Overheating building a Cooling Fan

We were tempted to stay a third day, but our little spot wasn’t completely secluded, and we didn’t want to push our luck. So we rode the bikes unladen up the hill, then hiked back and forth with all our luggage, and reluctantly prepared to leave. It was nearing 11am and already the temperature was climbing towards 40. Still there was nothing for it but to climb on and start chasing after a breeze.

Back on the road south to Edremit we pulled into a petrol station to fill up and dump our rubbish from the weekend (mostly beer and whiskey bottles). The pump attendant smiled, checked my number plate, looked bewildered, smiled again, then got out his phone and called a friend. The phone was passed to me and I was asked in English; “My friend wants to know what you need?”. Umm, petrol please? That was strange and unnecessary but well meaning and soon we were back on the road and looking to stock up on supplies before finally heading for the coast.

I spotted a supermarket, circled round and hopped up on the pavement and pulled up next to a petrol station under a huge billboard. Maria pulled up behind me, gushing coolant from under her fairing. Not good. Maria started into the usual stripping down the bike routine while I wandered off in search of distilled water to replace her lost coolant. Luckily, we’d broken down next to the automotive repair district. Unluckily, no-one here seems to bother with distilled water, so I was sent from shop to shop before eventually returning empty-handed.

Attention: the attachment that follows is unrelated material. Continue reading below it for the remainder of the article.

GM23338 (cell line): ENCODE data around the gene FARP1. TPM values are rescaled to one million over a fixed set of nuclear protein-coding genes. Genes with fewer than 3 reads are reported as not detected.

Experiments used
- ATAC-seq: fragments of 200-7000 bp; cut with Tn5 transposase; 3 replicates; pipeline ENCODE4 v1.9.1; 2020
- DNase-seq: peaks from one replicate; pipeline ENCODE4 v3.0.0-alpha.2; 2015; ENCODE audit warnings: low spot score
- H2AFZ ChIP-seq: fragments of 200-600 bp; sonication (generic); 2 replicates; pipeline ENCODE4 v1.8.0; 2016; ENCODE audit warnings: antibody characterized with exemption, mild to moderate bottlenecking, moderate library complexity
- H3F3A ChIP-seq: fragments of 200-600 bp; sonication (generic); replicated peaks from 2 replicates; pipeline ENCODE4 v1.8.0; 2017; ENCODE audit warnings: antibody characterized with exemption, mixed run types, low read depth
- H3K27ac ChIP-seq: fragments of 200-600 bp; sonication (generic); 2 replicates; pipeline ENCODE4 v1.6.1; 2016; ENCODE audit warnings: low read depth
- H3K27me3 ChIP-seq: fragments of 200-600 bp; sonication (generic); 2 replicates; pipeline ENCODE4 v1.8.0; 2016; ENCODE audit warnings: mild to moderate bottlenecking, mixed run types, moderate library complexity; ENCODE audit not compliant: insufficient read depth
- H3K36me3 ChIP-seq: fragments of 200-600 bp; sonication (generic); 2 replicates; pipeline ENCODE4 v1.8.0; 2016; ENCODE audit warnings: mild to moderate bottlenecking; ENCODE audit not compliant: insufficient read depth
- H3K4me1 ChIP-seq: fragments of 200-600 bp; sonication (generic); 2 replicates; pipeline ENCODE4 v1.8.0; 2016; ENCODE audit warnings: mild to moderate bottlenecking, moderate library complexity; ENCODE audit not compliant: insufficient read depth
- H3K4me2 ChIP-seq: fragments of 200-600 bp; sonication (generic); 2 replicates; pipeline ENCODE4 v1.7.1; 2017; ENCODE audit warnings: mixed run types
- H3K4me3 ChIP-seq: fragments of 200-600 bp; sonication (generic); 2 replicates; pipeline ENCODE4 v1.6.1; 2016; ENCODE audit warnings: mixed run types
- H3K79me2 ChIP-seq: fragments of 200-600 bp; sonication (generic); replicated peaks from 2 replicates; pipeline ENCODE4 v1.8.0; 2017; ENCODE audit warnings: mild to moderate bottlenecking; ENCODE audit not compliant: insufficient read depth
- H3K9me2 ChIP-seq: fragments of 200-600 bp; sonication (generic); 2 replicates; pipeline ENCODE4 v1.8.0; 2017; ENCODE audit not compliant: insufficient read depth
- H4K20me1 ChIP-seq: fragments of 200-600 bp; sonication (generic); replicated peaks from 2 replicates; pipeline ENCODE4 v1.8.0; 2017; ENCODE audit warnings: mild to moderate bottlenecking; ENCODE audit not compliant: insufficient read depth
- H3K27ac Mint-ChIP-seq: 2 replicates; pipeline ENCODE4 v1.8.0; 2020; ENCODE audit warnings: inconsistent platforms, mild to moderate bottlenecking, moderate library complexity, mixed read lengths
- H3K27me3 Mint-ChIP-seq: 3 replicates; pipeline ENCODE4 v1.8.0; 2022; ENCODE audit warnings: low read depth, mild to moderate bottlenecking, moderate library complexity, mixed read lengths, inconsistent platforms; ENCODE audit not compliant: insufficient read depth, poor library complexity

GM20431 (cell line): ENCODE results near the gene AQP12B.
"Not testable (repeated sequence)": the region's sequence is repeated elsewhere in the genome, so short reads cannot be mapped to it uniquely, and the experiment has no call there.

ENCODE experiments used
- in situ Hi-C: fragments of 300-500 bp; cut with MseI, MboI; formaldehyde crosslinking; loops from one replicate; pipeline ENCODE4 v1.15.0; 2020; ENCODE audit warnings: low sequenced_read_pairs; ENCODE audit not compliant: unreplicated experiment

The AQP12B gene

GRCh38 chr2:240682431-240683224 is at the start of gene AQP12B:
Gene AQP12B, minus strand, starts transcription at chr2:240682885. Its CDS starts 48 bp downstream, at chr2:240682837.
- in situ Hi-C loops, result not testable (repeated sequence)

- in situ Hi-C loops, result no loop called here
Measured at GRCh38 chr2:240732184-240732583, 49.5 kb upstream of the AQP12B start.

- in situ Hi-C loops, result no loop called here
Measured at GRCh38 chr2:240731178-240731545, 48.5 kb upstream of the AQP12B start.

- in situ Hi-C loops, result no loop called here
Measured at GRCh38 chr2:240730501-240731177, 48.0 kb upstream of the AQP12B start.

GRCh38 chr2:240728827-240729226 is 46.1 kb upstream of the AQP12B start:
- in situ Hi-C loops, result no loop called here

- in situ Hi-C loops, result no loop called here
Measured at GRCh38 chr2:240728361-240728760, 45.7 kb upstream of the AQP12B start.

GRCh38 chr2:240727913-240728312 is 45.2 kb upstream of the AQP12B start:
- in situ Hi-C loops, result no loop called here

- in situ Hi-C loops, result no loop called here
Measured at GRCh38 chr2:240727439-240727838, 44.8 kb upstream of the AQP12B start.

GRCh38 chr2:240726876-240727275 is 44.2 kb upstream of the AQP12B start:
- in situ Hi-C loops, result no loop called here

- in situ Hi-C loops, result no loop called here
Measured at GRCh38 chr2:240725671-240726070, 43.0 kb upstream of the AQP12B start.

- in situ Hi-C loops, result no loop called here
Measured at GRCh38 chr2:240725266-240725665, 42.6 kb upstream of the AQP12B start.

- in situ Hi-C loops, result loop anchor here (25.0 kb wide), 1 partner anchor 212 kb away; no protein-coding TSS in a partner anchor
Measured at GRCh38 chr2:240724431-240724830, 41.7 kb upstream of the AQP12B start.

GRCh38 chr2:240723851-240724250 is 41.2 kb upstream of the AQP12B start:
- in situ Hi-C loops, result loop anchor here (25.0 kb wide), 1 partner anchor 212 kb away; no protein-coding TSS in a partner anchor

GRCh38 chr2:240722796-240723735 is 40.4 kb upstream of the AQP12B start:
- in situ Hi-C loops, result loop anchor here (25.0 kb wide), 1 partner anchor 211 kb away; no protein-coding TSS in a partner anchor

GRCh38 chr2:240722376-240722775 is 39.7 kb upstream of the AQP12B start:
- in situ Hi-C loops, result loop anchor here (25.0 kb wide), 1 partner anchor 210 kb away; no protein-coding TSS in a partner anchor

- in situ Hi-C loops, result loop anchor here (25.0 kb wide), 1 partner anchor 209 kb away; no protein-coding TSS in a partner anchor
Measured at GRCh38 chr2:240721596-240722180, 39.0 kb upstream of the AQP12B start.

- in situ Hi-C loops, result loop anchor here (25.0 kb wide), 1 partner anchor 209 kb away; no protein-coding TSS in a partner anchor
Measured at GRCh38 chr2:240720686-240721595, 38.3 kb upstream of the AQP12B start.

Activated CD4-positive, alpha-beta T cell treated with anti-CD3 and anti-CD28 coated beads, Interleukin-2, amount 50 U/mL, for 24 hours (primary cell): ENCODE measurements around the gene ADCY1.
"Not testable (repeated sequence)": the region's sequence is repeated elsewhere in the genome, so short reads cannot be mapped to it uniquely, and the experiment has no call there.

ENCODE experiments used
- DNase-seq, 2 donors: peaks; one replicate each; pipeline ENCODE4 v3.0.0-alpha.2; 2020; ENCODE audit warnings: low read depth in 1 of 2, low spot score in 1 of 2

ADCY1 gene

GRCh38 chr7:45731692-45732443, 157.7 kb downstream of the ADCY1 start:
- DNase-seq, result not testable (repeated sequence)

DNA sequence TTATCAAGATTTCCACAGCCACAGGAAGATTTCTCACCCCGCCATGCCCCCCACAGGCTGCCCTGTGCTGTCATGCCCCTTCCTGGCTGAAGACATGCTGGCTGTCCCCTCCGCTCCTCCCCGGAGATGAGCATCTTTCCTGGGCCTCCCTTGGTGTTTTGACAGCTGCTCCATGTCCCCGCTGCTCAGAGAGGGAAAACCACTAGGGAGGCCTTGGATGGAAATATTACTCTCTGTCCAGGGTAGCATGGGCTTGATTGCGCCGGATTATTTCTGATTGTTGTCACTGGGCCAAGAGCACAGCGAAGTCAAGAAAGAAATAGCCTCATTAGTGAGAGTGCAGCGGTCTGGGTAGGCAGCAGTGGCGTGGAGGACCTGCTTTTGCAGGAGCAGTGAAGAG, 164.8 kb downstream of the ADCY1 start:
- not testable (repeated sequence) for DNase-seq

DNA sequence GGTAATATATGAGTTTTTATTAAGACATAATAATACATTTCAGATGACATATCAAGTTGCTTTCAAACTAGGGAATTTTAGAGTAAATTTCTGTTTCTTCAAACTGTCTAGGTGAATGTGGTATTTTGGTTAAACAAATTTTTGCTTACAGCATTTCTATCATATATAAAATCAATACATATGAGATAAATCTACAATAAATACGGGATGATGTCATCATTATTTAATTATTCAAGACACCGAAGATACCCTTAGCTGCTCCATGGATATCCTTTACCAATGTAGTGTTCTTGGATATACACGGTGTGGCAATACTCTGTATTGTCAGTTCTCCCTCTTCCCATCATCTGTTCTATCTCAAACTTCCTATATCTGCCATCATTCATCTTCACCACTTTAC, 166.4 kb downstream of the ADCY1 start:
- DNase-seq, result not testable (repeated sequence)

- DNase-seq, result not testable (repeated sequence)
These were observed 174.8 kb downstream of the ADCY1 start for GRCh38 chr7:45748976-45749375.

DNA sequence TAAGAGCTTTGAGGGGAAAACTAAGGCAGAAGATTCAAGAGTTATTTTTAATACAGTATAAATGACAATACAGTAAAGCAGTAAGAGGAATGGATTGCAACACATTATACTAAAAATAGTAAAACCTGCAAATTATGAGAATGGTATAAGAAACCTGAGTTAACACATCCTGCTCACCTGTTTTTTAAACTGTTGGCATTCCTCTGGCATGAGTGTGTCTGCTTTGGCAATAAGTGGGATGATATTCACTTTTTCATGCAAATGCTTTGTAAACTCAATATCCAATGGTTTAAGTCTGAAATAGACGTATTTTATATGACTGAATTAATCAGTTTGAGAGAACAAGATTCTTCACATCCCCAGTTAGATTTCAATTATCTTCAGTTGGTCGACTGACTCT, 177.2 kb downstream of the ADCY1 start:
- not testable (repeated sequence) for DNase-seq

The open tool roll had of course attracted a helpful passerby, so I grabbed him and we went back into the maze of mechanic’s shops, where he managed to navigate us to the one shop with distilled water. Success!

Back at the bike we started mentally working our way through the cooling system trying to diagnose the problem. It was unlikely to the pump, since we’d just replaced that. Next suspect was the fan, so we disconnected it and hooked it up to my bike. After a few minutes of idling Pippa stalled and a quick look confirmed; she’d blown a fuse. We’d finally found the source of Maria’s woes then. A replacement wasn’t going to be easy to find though. Our new friend and I grabbed the fan and housing and headed back towards the auto district to try our luck.

En route I stopped to draw some cash and while my back was turned my mate caught the attention of a passerby on a 125, who decided he’d lend a hand too. I was shuffled onto the back of the bike and taken down a series of alleys to a little electronics shop, where I smilingly thrust my fan in the owner’s face. No luck though, he had no idea what to do with it.